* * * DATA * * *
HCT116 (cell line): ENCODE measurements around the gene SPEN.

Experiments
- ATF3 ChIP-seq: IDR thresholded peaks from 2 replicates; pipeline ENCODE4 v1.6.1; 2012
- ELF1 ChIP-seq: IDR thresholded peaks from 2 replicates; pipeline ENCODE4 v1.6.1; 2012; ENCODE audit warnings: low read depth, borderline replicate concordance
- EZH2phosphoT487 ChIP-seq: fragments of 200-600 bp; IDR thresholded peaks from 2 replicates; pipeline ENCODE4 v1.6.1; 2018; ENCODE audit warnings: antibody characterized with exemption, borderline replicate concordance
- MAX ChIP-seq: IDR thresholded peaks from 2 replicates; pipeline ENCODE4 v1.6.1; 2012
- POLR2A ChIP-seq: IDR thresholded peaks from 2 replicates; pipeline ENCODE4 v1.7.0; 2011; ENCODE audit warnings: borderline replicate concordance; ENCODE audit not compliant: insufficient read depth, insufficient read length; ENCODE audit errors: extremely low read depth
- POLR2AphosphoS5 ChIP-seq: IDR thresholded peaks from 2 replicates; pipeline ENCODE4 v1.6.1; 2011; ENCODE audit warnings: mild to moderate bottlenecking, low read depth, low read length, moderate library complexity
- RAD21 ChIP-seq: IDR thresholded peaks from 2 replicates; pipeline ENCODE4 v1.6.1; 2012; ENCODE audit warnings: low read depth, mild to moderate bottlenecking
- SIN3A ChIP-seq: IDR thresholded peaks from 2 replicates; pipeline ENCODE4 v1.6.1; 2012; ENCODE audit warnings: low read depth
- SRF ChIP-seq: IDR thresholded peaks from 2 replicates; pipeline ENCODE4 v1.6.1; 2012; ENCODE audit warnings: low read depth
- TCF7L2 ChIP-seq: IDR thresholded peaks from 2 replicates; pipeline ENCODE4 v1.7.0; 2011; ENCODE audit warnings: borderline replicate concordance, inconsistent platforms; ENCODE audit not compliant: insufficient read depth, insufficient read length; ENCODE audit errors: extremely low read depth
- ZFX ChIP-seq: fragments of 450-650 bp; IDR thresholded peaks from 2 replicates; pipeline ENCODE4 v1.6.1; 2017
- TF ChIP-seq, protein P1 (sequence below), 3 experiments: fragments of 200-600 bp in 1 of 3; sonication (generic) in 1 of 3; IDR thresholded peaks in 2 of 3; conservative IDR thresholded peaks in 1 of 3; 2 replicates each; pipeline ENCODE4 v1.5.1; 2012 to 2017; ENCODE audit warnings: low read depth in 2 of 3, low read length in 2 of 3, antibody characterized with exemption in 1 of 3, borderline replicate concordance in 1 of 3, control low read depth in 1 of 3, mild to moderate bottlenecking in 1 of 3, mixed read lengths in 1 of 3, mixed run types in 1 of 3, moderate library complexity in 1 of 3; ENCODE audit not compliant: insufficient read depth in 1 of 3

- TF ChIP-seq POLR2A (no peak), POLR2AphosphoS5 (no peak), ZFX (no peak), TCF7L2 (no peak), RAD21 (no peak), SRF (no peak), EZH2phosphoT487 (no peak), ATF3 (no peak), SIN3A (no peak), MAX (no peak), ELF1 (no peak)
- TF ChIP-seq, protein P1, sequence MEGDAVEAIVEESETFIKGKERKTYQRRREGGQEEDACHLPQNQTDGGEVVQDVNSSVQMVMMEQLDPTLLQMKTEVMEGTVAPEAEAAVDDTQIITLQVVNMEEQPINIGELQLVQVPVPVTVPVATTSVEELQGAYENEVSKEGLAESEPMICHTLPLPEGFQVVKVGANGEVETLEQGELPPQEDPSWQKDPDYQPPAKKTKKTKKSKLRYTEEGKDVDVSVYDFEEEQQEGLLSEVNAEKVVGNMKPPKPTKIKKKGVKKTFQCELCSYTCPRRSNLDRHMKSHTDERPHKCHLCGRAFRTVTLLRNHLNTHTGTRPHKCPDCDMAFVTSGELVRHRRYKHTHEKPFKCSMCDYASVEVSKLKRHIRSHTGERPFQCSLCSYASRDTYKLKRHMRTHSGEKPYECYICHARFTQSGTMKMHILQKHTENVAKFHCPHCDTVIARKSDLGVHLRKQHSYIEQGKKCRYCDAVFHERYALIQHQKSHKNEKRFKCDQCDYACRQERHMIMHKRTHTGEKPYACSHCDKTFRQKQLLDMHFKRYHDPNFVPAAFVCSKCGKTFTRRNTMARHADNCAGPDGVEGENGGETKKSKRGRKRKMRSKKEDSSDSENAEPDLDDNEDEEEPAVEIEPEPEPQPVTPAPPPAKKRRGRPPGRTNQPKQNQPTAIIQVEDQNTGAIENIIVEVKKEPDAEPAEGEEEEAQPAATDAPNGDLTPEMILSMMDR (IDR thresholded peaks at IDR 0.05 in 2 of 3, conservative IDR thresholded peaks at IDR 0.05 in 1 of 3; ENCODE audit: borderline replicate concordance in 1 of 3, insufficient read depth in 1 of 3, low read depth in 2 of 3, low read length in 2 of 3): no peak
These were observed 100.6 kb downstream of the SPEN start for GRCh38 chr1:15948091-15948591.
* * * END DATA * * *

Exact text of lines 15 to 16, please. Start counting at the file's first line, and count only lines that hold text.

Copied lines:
- TF ChIP-seq POLR2A (no peak), POLR2AphosphoS5 (no peak), ZFX (no peak), TCF7L2 (no peak), RAD21 (no peak), SRF (no peak), EZH2phosphoT487 (no peak), ATF3 (no peak), SIN3A (no peak), MAX (no peak), ELF1 (no peak)
- TF ChIP-seq, protein P1, sequence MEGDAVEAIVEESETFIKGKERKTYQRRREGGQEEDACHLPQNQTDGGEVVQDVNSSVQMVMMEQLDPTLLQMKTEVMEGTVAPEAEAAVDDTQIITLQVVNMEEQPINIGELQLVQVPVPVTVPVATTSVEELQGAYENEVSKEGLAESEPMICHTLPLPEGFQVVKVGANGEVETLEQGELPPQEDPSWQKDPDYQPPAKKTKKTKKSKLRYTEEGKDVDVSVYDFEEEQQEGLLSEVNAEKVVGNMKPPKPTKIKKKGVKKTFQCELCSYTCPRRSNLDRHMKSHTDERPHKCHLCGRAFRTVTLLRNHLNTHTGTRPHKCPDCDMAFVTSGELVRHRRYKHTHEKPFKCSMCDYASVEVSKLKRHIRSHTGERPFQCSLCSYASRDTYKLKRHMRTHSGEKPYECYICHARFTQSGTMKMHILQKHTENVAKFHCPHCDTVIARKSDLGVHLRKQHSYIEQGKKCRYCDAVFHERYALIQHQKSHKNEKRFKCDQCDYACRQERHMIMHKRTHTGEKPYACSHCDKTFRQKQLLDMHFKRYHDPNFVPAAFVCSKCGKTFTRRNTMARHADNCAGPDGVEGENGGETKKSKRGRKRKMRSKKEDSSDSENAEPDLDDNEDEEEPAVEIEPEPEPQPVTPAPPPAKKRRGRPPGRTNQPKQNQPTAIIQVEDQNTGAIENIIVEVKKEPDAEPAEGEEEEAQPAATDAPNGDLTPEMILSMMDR (IDR thresholded peaks at IDR 0.05 in 2 of 3, conservative IDR thresholded peaks at IDR 0.05 in 1 of 3; ENCODE audit: borderline replicate concordance in 1 of 3, insufficient read depth in 1 of 3, low read depth in 2 of 3, low read length in 2 of 3): no peak